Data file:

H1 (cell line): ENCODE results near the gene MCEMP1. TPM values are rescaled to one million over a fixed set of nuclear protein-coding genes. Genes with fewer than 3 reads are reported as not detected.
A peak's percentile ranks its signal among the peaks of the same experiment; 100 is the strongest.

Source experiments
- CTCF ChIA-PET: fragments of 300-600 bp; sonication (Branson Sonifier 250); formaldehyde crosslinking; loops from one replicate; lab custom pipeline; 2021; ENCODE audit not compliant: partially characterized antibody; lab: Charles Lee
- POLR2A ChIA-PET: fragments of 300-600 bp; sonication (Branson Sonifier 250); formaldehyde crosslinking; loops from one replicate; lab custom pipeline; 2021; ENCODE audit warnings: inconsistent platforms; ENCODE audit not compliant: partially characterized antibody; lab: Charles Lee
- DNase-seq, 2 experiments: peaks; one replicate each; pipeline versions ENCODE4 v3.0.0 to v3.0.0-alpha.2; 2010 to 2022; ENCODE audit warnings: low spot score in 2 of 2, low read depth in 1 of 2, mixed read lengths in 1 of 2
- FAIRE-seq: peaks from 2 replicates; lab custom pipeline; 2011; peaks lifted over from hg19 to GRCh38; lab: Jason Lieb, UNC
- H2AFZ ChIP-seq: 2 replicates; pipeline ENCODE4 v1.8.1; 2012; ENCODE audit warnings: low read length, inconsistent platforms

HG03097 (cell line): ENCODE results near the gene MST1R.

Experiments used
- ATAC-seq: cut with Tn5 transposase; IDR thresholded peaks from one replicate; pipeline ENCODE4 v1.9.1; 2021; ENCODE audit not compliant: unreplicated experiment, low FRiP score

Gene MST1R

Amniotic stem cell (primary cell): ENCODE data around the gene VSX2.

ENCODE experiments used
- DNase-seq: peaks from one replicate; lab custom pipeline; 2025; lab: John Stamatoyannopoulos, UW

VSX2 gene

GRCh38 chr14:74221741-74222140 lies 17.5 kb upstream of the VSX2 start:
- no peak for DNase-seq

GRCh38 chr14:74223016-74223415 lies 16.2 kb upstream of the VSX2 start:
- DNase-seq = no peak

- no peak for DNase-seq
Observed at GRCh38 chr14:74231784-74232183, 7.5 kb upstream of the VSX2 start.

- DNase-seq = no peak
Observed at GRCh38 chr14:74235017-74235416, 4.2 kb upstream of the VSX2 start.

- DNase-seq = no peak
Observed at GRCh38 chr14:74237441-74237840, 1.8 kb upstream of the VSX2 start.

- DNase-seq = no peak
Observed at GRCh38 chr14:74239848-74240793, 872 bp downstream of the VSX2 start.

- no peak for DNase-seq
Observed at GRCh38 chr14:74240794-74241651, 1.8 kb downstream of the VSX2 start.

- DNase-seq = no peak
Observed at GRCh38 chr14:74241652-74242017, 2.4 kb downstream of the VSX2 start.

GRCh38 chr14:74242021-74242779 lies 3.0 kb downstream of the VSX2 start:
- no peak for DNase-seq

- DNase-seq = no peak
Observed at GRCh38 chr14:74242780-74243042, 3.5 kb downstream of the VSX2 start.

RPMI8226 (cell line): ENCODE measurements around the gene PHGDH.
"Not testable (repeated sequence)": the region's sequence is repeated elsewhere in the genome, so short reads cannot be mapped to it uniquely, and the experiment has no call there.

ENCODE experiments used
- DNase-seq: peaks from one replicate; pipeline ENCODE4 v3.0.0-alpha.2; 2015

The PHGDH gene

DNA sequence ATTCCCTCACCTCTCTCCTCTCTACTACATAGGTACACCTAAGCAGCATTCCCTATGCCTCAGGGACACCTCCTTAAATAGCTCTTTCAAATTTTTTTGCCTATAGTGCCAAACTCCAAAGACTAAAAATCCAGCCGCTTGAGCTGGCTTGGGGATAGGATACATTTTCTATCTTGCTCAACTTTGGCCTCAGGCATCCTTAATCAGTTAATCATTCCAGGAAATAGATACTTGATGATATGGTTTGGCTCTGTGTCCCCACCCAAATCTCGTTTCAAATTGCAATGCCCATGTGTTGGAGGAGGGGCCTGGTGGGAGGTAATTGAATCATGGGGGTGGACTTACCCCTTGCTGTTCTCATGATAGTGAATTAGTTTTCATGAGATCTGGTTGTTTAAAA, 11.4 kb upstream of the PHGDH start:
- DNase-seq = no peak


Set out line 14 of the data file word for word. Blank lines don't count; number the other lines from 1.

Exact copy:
ENCODE experiments used